Background info: Windows tries to logon to SMB servers with the local user account's credentials first and if this doesn't work does a fallback to the guest account. So you either need to add an OMV user with exactly same logon credentials as your local Windows user or you make use of Credential Manager to store the logon credentials there in a secure way and associated with your OMV server's name.
    • New

      tkaiser wrote:

      crashtest wrote:

      Come on - this is not productive. Let's get the user connected, then worry about security.
      Unbelievable. There's a reason that ransomware like WannaCry was that efficient: this sick mentality to not think about security at all and to leave well known security holes wide open or even sabotaging vendor's efforts to strengthen security (this does not apply to users having no clue but to situations where users seek help and then get the advice to weaken security in forums or 'guides' and 'tutorials').I was asking you why you advice something insane.
      MS has patched the Wanna Cry vulnerability in SMB1, with update 4013389, years ago. It's not the gaping security hole you're claiming it is. Why? As @votdev has already mentioned, there's a lot of hardware out there that requires SMB1. (Scanners, large format printers, etc.) When it comes to a peer to peer LAN at home, or in a small business, there are no hackers waiting, in the middle, to do a "Man in the middle attack". (If someone with malicious intent is inside a SOHO peer to peer LAN, it's already over.) But there's no point in talking about these remote scenarios, with a near vanishing level of probability.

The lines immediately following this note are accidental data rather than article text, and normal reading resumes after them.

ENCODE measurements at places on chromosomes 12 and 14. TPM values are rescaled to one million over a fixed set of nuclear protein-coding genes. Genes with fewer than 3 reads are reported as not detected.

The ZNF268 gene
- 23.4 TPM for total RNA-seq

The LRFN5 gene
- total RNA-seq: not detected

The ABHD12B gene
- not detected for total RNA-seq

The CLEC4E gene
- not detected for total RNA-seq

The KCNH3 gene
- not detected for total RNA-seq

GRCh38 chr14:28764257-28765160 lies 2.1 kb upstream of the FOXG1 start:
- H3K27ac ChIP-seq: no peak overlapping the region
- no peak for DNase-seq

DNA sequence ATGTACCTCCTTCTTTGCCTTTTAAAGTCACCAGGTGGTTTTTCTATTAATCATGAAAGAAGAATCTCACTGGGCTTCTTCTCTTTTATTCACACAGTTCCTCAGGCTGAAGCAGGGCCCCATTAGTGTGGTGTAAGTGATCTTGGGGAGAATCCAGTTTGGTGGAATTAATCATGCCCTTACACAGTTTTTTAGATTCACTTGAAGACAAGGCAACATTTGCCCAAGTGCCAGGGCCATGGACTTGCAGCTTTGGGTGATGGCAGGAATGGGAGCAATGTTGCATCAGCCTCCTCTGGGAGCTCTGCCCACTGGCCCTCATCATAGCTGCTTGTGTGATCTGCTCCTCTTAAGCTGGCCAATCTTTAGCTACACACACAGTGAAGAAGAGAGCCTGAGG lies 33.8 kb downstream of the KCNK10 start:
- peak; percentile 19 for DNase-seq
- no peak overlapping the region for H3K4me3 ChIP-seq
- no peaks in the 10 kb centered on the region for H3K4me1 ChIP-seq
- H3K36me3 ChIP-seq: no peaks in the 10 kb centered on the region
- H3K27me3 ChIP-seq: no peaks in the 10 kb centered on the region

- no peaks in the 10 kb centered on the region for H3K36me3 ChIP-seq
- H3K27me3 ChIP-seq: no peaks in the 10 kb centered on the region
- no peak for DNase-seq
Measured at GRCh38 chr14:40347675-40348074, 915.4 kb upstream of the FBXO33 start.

It's pretty simple, actually. Windows 10 is not going away. In fact, whether we like it or not, Win10 market share will increase over time. If a user can't get into OMV, from a Windows 10, it's already over. Security won't matter - they'll simply move on to something else that "works", regardless of whether it's secure or not. (OR) Perhaps it makes to sense to find out what works, on the way to figuring out what the problem is.

      So why not take it down a notch or two and eliminate the injections of emotion and drama, along with attacks on contributors using words like "stupid", "insane", "sick", etc.? This thread is about getting a user connected to OMV. It's not a place to vent.

      The post was edited 1 time, last by crashtest: edit ().

    • New

      crashtest wrote:

      Perhaps it makes to sense to find out what works, on the way to figuring out what the problem is
      Exactly. So why not starting with this at least one time here so all these wild guesses and trial&error mode can be eliminated in the future?

      Can we agree on guest logons being really bad? Can we agree on that it makes sense to get an idea what's really happening to provide a working advice for users so they can have fun accessing Samba even with Win10 where Microsoft removed the possibility to directly specify logon credentials so now users are either forced to duplicate their local user/pwd onto the Samba server or better use Credential Manager?

      We have an OMV server propagating its services being available at \\OPENMEDIAVAULT. If this doesn't work the next logical step is to check for potential name resolution issues and once this is resolved then see whether/why authentication fails. Always with the bigger goal in mind to avoid insecure setups and especially not to encourage users weakening default security settings of their machines.
    • New

      RE the above - TL:DR:

      I'll ask you one simple question - do you own a Windows 10 PC? If you don't, enough has been said.
      You're reading things on the internet and expressing an opinion on subjects, without experience or context.

      If you don't "get it", and don't know how to work with beginners and forum contributors, without getting overly excited and injecting emotion into it, further discourse is pointless.

      The post was edited 1 time, last by crashtest: edit ().